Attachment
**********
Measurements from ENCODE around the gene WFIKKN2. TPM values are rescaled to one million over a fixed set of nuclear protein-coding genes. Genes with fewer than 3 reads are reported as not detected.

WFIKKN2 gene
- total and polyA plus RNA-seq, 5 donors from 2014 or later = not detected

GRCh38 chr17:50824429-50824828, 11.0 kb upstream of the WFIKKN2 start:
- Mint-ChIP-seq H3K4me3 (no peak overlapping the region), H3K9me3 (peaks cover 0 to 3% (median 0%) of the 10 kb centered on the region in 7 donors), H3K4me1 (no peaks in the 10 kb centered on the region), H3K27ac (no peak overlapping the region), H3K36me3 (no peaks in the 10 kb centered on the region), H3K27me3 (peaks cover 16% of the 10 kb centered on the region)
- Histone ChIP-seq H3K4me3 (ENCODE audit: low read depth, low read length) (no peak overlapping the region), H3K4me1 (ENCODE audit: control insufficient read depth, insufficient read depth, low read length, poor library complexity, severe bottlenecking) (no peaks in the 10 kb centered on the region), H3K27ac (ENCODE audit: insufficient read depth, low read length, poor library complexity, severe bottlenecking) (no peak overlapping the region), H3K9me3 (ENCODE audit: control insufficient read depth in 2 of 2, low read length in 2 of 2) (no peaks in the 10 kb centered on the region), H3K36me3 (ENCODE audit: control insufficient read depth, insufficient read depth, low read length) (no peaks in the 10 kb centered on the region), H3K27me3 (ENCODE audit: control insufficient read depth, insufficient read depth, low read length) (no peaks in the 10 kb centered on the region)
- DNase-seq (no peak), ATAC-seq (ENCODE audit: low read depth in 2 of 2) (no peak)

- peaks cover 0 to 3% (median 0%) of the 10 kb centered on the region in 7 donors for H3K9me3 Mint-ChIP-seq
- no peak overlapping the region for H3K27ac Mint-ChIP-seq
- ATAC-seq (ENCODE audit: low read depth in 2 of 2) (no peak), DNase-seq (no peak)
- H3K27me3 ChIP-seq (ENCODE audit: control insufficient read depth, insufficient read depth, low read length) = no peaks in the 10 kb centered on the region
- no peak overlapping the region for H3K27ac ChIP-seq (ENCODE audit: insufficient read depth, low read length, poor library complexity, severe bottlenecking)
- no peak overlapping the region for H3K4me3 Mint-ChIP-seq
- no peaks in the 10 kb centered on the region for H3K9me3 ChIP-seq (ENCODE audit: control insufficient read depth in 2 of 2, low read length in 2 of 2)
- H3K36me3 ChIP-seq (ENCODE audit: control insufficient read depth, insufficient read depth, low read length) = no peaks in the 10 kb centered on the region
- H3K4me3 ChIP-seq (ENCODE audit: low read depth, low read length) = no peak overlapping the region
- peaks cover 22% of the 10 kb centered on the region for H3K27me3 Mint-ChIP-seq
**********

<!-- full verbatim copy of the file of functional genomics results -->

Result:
Measurements from ENCODE around the gene WFIKKN2. TPM values are rescaled to one million over a fixed set of nuclear protein-coding genes. Genes with fewer than 3 reads are reported as not detected.

WFIKKN2 gene
- total and polyA plus RNA-seq, 5 donors from 2014 or later = not detected

GRCh38 chr17:50824429-50824828, 11.0 kb upstream of the WFIKKN2 start:
- Mint-ChIP-seq H3K4me3 (no peak overlapping the region), H3K9me3 (peaks cover 0 to 3% (median 0%) of the 10 kb centered on the region in 7 donors), H3K4me1 (no peaks in the 10 kb centered on the region), H3K27ac (no peak overlapping the region), H3K36me3 (no peaks in the 10 kb centered on the region), H3K27me3 (peaks cover 16% of the 10 kb centered on the region)
- Histone ChIP-seq H3K4me3 (ENCODE audit: low read depth, low read length) (no peak overlapping the region), H3K4me1 (ENCODE audit: control insufficient read depth, insufficient read depth, low read length, poor library complexity, severe bottlenecking) (no peaks in the 10 kb centered on the region), H3K27ac (ENCODE audit: insufficient read depth, low read length, poor library complexity, severe bottlenecking) (no peak overlapping the region), H3K9me3 (ENCODE audit: control insufficient read depth in 2 of 2, low read length in 2 of 2) (no peaks in the 10 kb centered on the region), H3K36me3 (ENCODE audit: control insufficient read depth, insufficient read depth, low read length) (no peaks in the 10 kb centered on the region), H3K27me3 (ENCODE audit: control insufficient read depth, insufficient read depth, low read length) (no peaks in the 10 kb centered on the region)
- DNase-seq (no peak), ATAC-seq (ENCODE audit: low read depth in 2 of 2) (no peak)

- peaks cover 0 to 3% (median 0%) of the 10 kb centered on the region in 7 donors for H3K9me3 Mint-ChIP-seq
- no peak overlapping the region for H3K27ac Mint-ChIP-seq
- ATAC-seq (ENCODE audit: low read depth in 2 of 2) (no peak), DNase-seq (no peak)
- H3K27me3 ChIP-seq (ENCODE audit: control insufficient read depth, insufficient read depth, low read length) = no peaks in the 10 kb centered on the region
- no peak overlapping the region for H3K27ac ChIP-seq (ENCODE audit: insufficient read depth, low read length, poor library complexity, severe bottlenecking)
- no peak overlapping the region for H3K4me3 Mint-ChIP-seq
- no peaks in the 10 kb centered on the region for H3K9me3 ChIP-seq (ENCODE audit: control insufficient read depth in 2 of 2, low read length in 2 of 2)
- H3K36me3 ChIP-seq (ENCODE audit: control insufficient read depth, insufficient read depth, low read length) = no peaks in the 10 kb centered on the region
- H3K4me3 ChIP-seq (ENCODE audit: low read depth, low read length) = no peak overlapping the region
- peaks cover 22% of the 10 kb centered on the region for H3K27me3 Mint-ChIP-seq